Several states have moved away from the winner-take-all method, giving one electoral vote to the popular vote winner in each congressional district, and 2 electoral votes to whoever wins the most popular votes statewide. Maine and Nebraska have had this method for the last two elections, but so far it has not made a difference. The candidate winning the statewide vote has also won each individual Congressional district vote.

Once chosen, these Electors meet in their respective state capitals in December and cast their votes for President and Vice-President. These votes are then certified by the state official in charge of elections and sent to Washington, D.C. When Congress convenes in January, they open and count the electoral votes in a joint session, and a winner is declared in each race, for President and for Vice-President. The Constitution calls for the President of the Senate (the Vice-President of the United States) to preside at this joint session. This has led to several times when a sitting Vice-President had to declare himself the loser, such as Nixon in 1961 and Hubert Humphrey in 1969. More often, the Vice-President skipped this meeting, letting the President Pro Tempore of the Senate preside in his place.

To win, a candidate must have a majority of the electoral vote, which with the current 538 electoral votes possible, means 270 are needed to win. If no candidate gets a majority in the Electoral College, the House of Representatives must choose from among the three top finishers in the electoral vote. When this happens, each state delegation has one vote, making California and Delaware equal. The House of Representatives has chosen the President on two occasions. The first in 1800 was before the 12th Amendment. The other in 1824 was after the 12th Amendment when a four-way race prevented any candidate from capturing a majority of electoral votes.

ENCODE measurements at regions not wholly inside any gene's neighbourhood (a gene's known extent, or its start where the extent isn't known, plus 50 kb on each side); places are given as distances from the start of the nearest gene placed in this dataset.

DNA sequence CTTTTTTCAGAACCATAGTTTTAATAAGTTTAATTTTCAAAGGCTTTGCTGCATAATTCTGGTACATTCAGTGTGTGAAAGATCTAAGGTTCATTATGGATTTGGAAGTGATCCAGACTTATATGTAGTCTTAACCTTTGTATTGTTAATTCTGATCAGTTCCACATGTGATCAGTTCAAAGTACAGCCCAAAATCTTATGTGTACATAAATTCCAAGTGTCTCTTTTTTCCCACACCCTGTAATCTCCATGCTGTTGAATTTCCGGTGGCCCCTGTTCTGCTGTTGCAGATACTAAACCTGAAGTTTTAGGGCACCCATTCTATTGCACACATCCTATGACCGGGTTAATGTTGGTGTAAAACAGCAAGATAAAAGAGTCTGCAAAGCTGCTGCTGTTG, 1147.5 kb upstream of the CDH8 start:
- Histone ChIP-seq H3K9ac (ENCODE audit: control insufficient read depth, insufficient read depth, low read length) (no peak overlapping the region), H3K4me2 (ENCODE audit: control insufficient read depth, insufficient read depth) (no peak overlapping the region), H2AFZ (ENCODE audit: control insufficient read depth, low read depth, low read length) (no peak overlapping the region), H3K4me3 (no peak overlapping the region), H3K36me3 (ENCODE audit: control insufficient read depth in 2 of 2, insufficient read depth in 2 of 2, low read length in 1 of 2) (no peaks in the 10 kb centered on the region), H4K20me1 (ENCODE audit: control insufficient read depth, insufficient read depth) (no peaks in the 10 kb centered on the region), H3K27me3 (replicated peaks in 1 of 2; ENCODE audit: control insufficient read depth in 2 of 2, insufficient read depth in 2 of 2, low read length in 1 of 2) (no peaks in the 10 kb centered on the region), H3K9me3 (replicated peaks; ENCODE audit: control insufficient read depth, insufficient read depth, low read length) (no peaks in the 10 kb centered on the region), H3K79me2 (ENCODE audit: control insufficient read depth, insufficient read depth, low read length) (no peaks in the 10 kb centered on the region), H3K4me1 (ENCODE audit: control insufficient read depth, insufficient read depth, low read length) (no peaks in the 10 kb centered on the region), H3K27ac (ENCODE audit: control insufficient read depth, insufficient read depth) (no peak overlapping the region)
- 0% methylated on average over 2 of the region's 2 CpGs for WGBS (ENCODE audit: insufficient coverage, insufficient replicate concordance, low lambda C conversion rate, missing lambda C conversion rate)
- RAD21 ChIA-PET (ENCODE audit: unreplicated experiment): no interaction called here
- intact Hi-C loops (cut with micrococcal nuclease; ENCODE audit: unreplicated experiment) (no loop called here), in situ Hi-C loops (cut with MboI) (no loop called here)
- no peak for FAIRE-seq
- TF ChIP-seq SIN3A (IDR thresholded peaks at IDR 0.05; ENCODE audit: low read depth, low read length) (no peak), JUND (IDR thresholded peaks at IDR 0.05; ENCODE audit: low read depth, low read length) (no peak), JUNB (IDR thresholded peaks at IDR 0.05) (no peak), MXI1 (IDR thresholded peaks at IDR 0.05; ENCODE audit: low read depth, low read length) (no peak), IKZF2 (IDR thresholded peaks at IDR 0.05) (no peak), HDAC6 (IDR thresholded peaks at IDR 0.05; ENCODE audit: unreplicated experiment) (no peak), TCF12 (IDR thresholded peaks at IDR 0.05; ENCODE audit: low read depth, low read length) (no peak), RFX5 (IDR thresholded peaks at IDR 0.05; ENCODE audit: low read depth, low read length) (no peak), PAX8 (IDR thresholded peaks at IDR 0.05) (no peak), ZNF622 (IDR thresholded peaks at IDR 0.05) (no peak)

If no candidate for Vice-President wins a majority of the electoral vote, the Senate chooses the next Vice-President from the top two finishers in the Electoral College. This has only happened once, in 1836. Although Martin Van Buren had a clear majority of electoral votes for President, his running mate, Richard Johnson did not have a majority in the race for Vice-President. The Senate eventually chose Johnson.

On two occasions, the candidate who won the popular vote lost in the Electoral College. In 1876, Samuel Tilden won more popular votes than Rutherford B. Hayes. But after a Congressional investigation into voting fraud, Hayes won in the Electoral College, 185 to 184. In 1888, Grover Cleveland, running for re-election, won the popular vote but lost the electoral vote to Benjamin Harrison.

Several plans have been suggested as a replacement for the Electoral College. The most popular of these plans calls for the abolition of the Electoral College with the President and Vice-President being selected by popular vote. Both the largest and smallest states tend to oppose this plan since it would lessen their political power and influence as states. Another plan calls for a system similar to Maine’s, where each Congressional district gets one electoral vote with two being won on a statewide basis. This plan seemed to be gaining in popularity until it was discovered that by using that method, Nixon would have been elected President in 1960.

It does not look as though the current Electoral College system will be changed in the near future. The winner-take-all basis discourages third party or minor candidates, thereby strengthening our two party system. The Electoral College also seems to magnify the margin of victory, giving a clear mandate to a President who might not otherwise have one.

So on election night, remember. Following the popular vote is always exciting, to see who is winning and by how many millions of votes. But that doesn’t count. The winner will be the candidate who wins the most electoral votes, with 270 being the magic number for victory.